Show simple item record

dc.contributor.authorKohn, Julie Carol
dc.date.accessioned2018-04-26T14:16:52Z
dc.date.available2019-09-11T06:01:47Z
dc.date.issued2017-08-30
dc.identifier.otherKohn_cornellgrad_0058F_10492
dc.identifier.otherhttp://dissertations.umi.com/cornellgrad:10492
dc.identifier.otherbibid: 10361536
dc.identifier.urihttps://hdl.handle.net/1813/56859
dc.description.abstractThe artery is a complex tissue composed of multiple layers, the mechanical properties of which can influence disease development. The inner-most layer, the intima, is comprised of a monolayer of endothelial cells which reside on the subendothelial matrix tissue. Cholesterol permeation past the endothelial cell monolayer and into the vessel wall is an initiating step of atherosclerosis, the build-up of plaque in arteries. Cardiovascular disease is a major cause of death worldwide, and its risk factors, including increased age, poor diet, and sedentary lifestyle, cause arterial stiffening. While most studies focus on bulk arterial stiffening caused by these risk factors, here, we focused on changes in the micro-scale subendothelial matrix. As a consequence of substrate stiffening, endothelial cell-cell junctions begin to separate, a key step in vessel permeation. In this thesis work, we sought to understand the cardiovascular risk factors that alter subendothelial matrix mechanics and the effects of these mechanical cues on endothelial cells. In the first study of this thesis work, an in vitro model was used to analyze the dual effects of substrate stiffness and physiological shear flow on endothelial cells. We determined that these factors in concert effect RhoA activity and nitric oxide production, important factors to proper cardiovascular health. In the subsequent in vivo experiments, we found that the subendothelial matrix stiffens heterogeneously with age, and this effect can be reversed with an exercise regimen. We also demonstrated that consistent exercise is important in the maintenance of proper cardiovascular health through the mitigation of age-induced micro-scale stiffening. Exercise also provided an ameliorating effect on micro-scale stiffening caused by Western diet consumption, but did not decrease bulk stiffening to the same extent. Finally, an in silico model of endothelial cells on heterogeneous substrates demonstrated that increased substrate stiffness heterogeneities, as are found in aged arteries, produced more heterogeneous endothelial cell basal strains upon applied substrate stretch and fluid shear stress. Overall, this thesis demonstrates that major cardiovascular risk factors such as advanced age, sedentary lifestyle, and poor diet influence the micro-scale mechanics of the artery intima, and we demonstrate impacts of these mechanical changes on endothelial cells. We propose that future studies seeking to combat atherogenesis may benefit from targeting subendothelial matrix stiffening.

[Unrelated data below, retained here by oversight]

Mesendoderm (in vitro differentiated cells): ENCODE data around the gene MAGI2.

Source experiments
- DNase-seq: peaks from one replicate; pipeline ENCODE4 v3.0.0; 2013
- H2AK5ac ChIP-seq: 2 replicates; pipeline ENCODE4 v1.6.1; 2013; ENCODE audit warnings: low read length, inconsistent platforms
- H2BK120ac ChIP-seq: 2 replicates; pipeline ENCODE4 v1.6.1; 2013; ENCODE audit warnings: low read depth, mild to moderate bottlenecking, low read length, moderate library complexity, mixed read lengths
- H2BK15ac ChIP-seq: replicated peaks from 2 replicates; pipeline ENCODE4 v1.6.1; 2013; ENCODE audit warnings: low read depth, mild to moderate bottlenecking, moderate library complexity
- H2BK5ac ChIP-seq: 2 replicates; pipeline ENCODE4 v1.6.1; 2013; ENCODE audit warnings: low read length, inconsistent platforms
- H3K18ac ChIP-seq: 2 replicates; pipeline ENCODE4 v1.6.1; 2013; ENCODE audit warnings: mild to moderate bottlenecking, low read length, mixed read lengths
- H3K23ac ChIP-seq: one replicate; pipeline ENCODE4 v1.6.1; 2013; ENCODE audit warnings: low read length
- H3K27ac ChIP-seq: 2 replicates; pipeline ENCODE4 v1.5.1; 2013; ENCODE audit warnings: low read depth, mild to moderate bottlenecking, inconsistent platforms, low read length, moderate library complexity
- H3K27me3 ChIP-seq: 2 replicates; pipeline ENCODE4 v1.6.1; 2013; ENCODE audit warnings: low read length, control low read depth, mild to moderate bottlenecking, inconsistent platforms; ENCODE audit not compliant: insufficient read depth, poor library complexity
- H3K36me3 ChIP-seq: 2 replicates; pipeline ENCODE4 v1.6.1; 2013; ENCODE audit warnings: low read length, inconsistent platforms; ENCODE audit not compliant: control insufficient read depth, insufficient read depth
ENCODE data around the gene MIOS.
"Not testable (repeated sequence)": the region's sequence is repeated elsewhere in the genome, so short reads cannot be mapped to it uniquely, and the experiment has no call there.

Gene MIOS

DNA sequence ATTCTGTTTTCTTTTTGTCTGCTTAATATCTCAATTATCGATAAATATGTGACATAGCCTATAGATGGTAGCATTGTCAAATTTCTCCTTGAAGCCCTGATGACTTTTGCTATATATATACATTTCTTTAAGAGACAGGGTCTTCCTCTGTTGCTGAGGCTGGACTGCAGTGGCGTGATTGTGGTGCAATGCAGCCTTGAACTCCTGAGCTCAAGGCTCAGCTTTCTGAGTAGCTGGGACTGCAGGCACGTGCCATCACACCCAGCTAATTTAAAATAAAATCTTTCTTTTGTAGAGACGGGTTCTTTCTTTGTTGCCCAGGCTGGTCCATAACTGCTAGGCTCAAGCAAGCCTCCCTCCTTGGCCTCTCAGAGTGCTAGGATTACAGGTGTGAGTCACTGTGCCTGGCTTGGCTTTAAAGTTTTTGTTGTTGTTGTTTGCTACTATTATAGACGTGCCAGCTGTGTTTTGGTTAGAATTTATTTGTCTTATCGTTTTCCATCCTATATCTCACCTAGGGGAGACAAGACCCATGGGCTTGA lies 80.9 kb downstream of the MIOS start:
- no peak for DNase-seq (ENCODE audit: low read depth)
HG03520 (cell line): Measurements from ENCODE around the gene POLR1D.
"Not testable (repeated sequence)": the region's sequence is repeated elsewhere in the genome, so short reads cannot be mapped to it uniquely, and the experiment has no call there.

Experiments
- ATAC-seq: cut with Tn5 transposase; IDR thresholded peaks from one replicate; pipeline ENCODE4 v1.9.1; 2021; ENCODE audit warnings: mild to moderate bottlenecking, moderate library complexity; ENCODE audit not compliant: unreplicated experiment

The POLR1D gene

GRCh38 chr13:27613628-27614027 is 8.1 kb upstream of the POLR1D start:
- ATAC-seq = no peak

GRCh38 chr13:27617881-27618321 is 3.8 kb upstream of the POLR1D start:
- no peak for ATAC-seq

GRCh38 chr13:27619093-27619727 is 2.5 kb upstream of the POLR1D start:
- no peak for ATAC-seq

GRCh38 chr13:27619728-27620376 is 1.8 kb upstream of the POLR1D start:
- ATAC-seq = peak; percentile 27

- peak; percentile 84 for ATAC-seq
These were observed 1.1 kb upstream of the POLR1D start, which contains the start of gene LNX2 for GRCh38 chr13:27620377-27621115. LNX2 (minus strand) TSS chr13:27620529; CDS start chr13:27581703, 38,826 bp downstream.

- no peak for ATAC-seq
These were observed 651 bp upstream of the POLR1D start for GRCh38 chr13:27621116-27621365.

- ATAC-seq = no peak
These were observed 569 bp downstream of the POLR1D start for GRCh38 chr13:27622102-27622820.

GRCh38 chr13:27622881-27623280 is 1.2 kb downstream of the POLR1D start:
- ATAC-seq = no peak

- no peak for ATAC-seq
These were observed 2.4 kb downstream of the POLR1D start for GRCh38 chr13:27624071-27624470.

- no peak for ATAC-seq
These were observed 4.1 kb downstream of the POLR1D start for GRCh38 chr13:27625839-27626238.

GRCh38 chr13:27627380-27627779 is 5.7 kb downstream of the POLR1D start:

dc.language.isoen_US
dc.subjectAging
dc.subjectCellular biology
dc.subjectAtherosclerosis
dc.subjectmechanobiology
dc.subjectBiomedical engineering
dc.subjectArterial Stiffness
dc.subjectAtomic Force Microscopy
dc.subjectEndothelial Cell
dc.subjectPulse Wave Velocity
dc.titleImpacts of Age and Exercise on Subendothelial Matrix Mechanics
dc.typedissertation or thesis
thesis.degree.disciplineBiomedical Engineering
thesis.degree.grantorCornell University
thesis.degree.levelDoctor of Philosophy
thesis.degree.namePh. D., Biomedical Engineering
dc.contributor.chairKing, Cynthia A.
dc.contributor.committeeMemberDonnelly, Eve Lorraine
dc.contributor.committeeMemberLammerding, Jan
dcterms.licensehttps://hdl.handle.net/1813/59810
dc.identifier.doihttps://doi.org/10.7298/X4N58JH8


Files in this item

Thumbnail

This item appears in the following Collection(s)

Show simple item record

Statistics